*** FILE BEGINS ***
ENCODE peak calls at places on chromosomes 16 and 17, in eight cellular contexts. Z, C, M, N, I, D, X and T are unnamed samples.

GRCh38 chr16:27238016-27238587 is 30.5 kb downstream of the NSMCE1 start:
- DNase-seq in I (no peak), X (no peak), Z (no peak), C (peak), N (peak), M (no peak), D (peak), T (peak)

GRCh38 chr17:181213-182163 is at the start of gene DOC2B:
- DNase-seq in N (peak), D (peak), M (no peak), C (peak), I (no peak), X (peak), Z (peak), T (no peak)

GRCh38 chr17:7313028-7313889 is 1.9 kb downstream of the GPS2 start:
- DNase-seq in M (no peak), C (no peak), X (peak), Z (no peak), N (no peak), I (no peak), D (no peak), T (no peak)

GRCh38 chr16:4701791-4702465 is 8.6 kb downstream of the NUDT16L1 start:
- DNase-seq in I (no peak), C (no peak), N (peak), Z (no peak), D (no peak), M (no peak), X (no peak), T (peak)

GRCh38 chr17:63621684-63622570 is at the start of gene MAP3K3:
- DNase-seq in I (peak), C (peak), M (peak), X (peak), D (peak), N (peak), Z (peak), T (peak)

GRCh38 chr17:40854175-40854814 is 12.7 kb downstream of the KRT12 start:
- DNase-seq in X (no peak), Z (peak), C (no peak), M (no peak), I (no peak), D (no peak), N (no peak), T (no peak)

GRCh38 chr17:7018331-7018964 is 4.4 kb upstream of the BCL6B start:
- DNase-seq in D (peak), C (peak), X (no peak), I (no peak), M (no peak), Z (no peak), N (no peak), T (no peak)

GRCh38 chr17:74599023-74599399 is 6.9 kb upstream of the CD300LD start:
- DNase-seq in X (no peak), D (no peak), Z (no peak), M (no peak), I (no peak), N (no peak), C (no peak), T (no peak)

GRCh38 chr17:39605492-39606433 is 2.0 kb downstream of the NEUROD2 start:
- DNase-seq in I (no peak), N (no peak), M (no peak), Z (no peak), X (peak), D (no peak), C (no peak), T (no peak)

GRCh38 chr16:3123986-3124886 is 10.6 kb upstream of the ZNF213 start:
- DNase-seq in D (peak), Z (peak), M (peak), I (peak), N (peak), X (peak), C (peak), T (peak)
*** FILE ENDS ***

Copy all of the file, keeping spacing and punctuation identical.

ENCODE peak calls at places on chromosomes 16 and 17, in eight cellular contexts. Z, C, M, N, I, D, X and T are unnamed samples.

GRCh38 chr16:27238016-27238587 is 30.5 kb downstream of the NSMCE1 start:
- DNase-seq in I (no peak), X (no peak), Z (no peak), C (peak), N (peak), M (no peak), D (peak), T (peak)

GRCh38 chr17:181213-182163 is at the start of gene DOC2B:
- DNase-seq in N (peak), D (peak), M (no peak), C (peak), I (no peak), X (peak), Z (peak), T (no peak)

GRCh38 chr17:7313028-7313889 is 1.9 kb downstream of the GPS2 start:
- DNase-seq in M (no peak), C (no peak), X (peak), Z (no peak), N (no peak), I (no peak), D (no peak), T (no peak)

GRCh38 chr16:4701791-4702465 is 8.6 kb downstream of the NUDT16L1 start:
- DNase-seq in I (no peak), C (no peak), N (peak), Z (no peak), D (no peak), M (no peak), X (no peak), T (peak)

GRCh38 chr17:63621684-63622570 is at the start of gene MAP3K3:
- DNase-seq in I (peak), C (peak), M (peak), X (peak), D (peak), N (peak), Z (peak), T (peak)

GRCh38 chr17:40854175-40854814 is 12.7 kb downstream of the KRT12 start:
- DNase-seq in X (no peak), Z (peak), C (no peak), M (no peak), I (no peak), D (no peak), N (no peak), T (no peak)

GRCh38 chr17:7018331-7018964 is 4.4 kb upstream of the BCL6B start:
- DNase-seq in D (peak), C (peak), X (no peak), I (no peak), M (no peak), Z (no peak), N (no peak), T (no peak)

GRCh38 chr17:74599023-74599399 is 6.9 kb upstream of the CD300LD start:
- DNase-seq in X (no peak), D (no peak), Z (no peak), M (no peak), I (no peak), N (no peak), C (no peak), T (no peak)

GRCh38 chr17:39605492-39606433 is 2.0 kb downstream of the NEUROD2 start:
- DNase-seq in I (no peak), N (no peak), M (no peak), Z (no peak), X (peak), D (no peak), C (no peak), T (no peak)

GRCh38 chr16:3123986-3124886 is 10.6 kb upstream of the ZNF213 start:
- DNase-seq in D (peak), Z (peak), M (peak), I (peak), N (peak), X (peak), C (peak), T (peak)